Steve just headed up to the little post office/shop/petrol station that Sidmouth supports. It used to be a bit of a dive but 2 women decided to take it on and have turned it into a thriving place for Truckies and locals to get good quality take away food and a reasonable range of groceries. We wanted to support this shop so we started ordering a magazine that we regularly purchase through them. We use them for posting letters and parcels as well. It’s important to support small businesses like this one or we deserve to lose them. Whilst picking up the milk (no tea + Fran = the Grinch that stole Christmas…) Steve also picked up our latest copy of Gardening Illustrated (our magazine) and forgive me for using an Aussie colloquialism but “blow me down” if the rowen tree isn’t featured this month. Call me crazy but that cements the survival of the 2 rowen trees (different species) that currently reside on Serendipity Farm. Obviously they are meant to remain here so remain they shall. They can be incorporated into our edible food forest as the berries are not only food for the birds, but can be used to make jellies, jams, cordials and most importantly wine. Anything that can be fermented and imbibed makes us happy. As penniless hippy students with alternative and sustainable liens, we are always on the lookout for cheap ways to get pissed. Making booze ourselves is the cheapest and so anything that promised to enrich our blackberry wine by giving it a bit of depth is going to be allowed to stay. This month’s Gardening Illustrated also has a feature on Nutteries (another one of my favourite things) and a magnificent Mexican garden that I talked about in a post not so long back. Was this tailor made for me this month? Another reason why we buy this most illustrious of magazines, it talks directly to us and once you wade through the pomp and circumstance that tends to accompany this sort of English gardening magazine, you get a feast of information and current plant trends that we 2 errant horticulturalists find addictive and most necessary for our bi monthly fix. I have the most chaotic approach to writing blog posts. I think of something whilst making lunch, when I am in the middle of the garden pulling weeds and always when I have nothing to write down what I am thinking about. I forget things easily (so much gumpf inside my head that focussing on one piece of brain flotsam is difficult and it’s usually submerged by the time I get around to concentrating on it…) that if I don’t write things down I forget them and so there are all sorts of interesting scraps of paper with various coloured ink (and other things) on them with little thoughts for my posts. I guess I am a bit of an anomaly in that I have no problem in thinking about things to post about. Serendipity Farm gives me so much fodder that I have to sift through the “happenings” to find the most interesting and you often miss out on little sippets of information that don’t figure prominently in my overstuffed brain. I don’t think that any day soon I am going to run out of the well/font of “stuff” that wants to overflow into these posts (touch wood) so hopefully I won’t have to resort to actually thinking about what to post in opposition to trying to put a cork in my brain to stop posts becoming too long. I think I have a frustrated writer living inside me. I think she gets furious with me for limiting her 15 minutes of fame and I am plagued by her incessant niggling to get me to write more than my 1 post a day. I am entirely happy with this arrangement. 1 post and 1 portion of my day designated to working in the garden + 1 walk with the dogs and 1 beer seem to me to be the recipe for 1 happy life. I can hear a weird noise outside. I know that the council are doing their annual road verge clean-up today because Steve saw them on his trip out to the shop for milk and magazines. This “clean-up” consists of a large green tractor fitted with a monstrosity of a sideways thresher (for want of a better and more technically correct word…) that munches it’s way merrily through any poor wayfaring roadside vegetation that finds itself contained inside the threshing apparatus. I have no problem with clearing the roadsides. I know that most of the road kill that we get on our Tasmanian roads is a result of these animals coming down to the road verge to eat the overgrown grass. What I DO have a problem with is how very ugly the road verge looks after the council have mangled it. They don’t stop with grass; they masticate the trees along the road verge leaving hideous ripped limbs looking more like shark attack victims then pruned trees. Again, I am well aware of how expensive (in money and time) it would be to get a team of council workers pruning the wild vegetation on the side of the road. Our rates simply wouldn’t pay for it, but what peeves me most is their timing for this roadside ripping. They do it right when tourists to this state are at their peak over the Christmas holidays and School holidays. Couldn’t it be done in early autumn? Tourists come here for the clean green image and all they end up seeing is a mountain of various road kill (not as attractive as their furry cute alive counterparts) and native vegetation that appears to have been hit by a cyclone.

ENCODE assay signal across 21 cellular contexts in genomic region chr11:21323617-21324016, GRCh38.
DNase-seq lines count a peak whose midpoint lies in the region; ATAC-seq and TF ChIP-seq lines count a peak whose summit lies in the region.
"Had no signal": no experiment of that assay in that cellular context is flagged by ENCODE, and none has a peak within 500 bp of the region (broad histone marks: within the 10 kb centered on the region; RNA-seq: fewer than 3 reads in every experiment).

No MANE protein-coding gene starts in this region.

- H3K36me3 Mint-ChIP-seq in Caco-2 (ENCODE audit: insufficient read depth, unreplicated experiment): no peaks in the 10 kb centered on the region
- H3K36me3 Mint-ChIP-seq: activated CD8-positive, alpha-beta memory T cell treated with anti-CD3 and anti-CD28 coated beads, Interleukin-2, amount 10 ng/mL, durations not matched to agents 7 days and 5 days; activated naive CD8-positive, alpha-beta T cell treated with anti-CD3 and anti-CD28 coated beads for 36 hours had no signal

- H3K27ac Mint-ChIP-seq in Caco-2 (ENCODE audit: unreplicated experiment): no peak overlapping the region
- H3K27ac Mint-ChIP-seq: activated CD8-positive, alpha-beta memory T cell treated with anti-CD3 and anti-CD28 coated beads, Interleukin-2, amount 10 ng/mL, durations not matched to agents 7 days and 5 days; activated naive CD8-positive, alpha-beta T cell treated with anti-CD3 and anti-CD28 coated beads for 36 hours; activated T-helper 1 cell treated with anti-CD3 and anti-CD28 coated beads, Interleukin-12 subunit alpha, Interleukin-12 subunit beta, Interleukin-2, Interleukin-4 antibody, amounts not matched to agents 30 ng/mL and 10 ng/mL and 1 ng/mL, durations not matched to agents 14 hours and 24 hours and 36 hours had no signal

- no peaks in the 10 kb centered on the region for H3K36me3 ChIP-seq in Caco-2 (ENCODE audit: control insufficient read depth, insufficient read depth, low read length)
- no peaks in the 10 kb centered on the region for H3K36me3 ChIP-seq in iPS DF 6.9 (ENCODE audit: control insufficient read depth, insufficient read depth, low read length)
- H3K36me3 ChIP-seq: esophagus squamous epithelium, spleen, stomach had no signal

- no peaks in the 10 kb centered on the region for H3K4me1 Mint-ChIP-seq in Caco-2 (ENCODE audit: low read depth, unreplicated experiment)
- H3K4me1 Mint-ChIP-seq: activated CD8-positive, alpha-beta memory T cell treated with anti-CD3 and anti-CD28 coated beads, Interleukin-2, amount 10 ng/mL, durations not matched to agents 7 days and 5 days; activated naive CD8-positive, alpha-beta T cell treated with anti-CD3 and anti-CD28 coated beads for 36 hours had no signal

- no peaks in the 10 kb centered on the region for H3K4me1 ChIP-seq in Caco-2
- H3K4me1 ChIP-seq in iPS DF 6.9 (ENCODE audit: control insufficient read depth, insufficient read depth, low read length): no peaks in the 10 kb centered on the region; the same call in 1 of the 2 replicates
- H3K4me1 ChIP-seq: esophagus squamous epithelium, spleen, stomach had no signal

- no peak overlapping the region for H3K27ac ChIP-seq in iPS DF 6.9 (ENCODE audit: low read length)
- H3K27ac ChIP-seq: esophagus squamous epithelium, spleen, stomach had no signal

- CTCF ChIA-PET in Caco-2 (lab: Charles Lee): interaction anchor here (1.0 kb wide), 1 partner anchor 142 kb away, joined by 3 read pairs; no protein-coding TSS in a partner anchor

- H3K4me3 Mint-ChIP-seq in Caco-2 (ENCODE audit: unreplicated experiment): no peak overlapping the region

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Because of a dearth of photos to put into this post I went hunting for some older photos that you might be interested in. They are as follows (in order)